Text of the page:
Dr. Bradley Schlaggar, a neurologist at Washington University in St. Louis, has found that both adults and children called upon 40 distinct clusters of their gray matter when subjects performed a simple verbal test inside an fMRI scanner. However, comparing the scans of the children (age 9) to adults (age 25), Schlaggar saw that only half of those clusters were the same. The adults were utilizing their brains quite differently.

Similarly, Dr. Kun Ho Lee of Seoul National University gave IQ puzzles to two groups of Korean high schoolers inside a scanner. The brains of the smart teens had shifted processing to a network recruiting the parietal lobe; they tested in the top one percent. The brains of the normal teens had not made this shift.

Other scholars are finding this as well. Teams at Cornell, Stanford, and King’s College, London, have all found that children’s cognitive networks aren’t the same as adults’.

“This is so contradictory to the old principles of neuroscience,” remarked a gleeful Haier. “The research is going in a new direction, that intelligence moves throughout the brain as different brain areas come online.”

From the unfinished cortex to the shift in neural networks, none of the critical mechanisms of intelligence are yet operational at the age most children are taking a test for entry into a gifted program or a private K through 8 school. We are making long-term structural decisions over kids’ lives at a point when their brains haven’t even begun the radical transformations that will determine their true intelligence.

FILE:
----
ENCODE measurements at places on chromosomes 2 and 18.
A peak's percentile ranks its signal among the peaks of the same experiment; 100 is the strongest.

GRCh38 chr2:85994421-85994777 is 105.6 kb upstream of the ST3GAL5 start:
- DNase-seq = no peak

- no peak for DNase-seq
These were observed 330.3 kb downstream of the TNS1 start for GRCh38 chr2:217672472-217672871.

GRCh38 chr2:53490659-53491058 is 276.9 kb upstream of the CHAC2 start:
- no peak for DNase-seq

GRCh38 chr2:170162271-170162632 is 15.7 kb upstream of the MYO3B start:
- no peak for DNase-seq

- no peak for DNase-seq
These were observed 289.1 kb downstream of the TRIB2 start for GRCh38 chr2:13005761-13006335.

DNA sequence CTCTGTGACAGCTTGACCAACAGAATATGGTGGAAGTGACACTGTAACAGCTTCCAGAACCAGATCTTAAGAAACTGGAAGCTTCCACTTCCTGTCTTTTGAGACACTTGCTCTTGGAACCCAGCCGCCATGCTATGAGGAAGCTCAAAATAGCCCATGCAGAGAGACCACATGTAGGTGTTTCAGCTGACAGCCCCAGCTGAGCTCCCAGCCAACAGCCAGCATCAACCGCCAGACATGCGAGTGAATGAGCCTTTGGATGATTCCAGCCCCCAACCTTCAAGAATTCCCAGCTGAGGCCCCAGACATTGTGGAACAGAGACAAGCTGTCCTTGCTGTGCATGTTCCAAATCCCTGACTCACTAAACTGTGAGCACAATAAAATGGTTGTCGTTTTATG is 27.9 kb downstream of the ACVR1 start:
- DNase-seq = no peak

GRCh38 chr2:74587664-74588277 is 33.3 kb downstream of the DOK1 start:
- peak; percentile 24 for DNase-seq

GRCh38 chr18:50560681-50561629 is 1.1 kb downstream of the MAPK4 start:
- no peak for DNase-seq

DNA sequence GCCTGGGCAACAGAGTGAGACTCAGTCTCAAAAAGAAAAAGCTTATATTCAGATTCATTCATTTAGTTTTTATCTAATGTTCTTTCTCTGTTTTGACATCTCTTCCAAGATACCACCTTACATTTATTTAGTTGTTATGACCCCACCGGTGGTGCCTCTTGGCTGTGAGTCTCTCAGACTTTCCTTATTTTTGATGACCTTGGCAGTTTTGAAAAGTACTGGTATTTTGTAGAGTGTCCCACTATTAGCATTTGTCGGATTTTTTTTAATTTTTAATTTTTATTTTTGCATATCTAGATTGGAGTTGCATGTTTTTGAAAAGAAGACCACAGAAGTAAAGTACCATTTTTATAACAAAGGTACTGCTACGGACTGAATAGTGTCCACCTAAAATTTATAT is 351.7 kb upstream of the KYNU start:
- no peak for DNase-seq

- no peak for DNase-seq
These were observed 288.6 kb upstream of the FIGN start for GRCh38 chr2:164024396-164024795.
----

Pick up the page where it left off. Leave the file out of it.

Real intellectual development doesn’t fit into nicely rounded bell curves. It’s filled with sharp spikes in growth and rough setbacks that have to be overcome.

We need to question why this idea of picking the smart children early even appeals to us. We set this system up to make sure natural talent is discovered and nurtured. Instead, the system is failing a majority of the kids, and a lot of natural talent is being screened out.

It may sound trite to ask, “What about the late bloomers?” But in terms of truly superior cognitive development, the neuroscience suggests that “later” may be the optimal rate of development. And it’s not as if society needs to wait forever for these later developers to bloom; the system of screening children would be significantly more effective if we simply waited until the end of second grade to test them.

It’s common for gifted children to make uneven progress. (It’s not unheard of for a gifted child’s scores across verbal and nonverbal skills to be so disparate that one half of a test result could qualify for an advanced program while the other half could send the kid to special ed.)

The way most programs are currently designed, admissions officers never consider that uneven development may actually be an asset. The young child who masters cognitive skills but struggles in phonics might later approach the abstract language of poetry in a profoundly new way. A four-year-old’s single-minded fascination with dinosaurs to the exclusion of anything else might not mark a deficit; instead, it might allow him to develop focus and an approach to learning that will serve him well in any other context.

Think of the little girl kept out of a gifted program—despite the fact that she’d been reading since she was two—because she wasn’t manually coordinated enough to put four blocks in a perfect row.

In the meantime, the late-blooming child lives with the mistaken fact that she is not gifted—but she’s bright enough to understand that the Powers That Be have decreed that it would be a waste of time and resources to develop her potential. The gifted rolls have already been filled.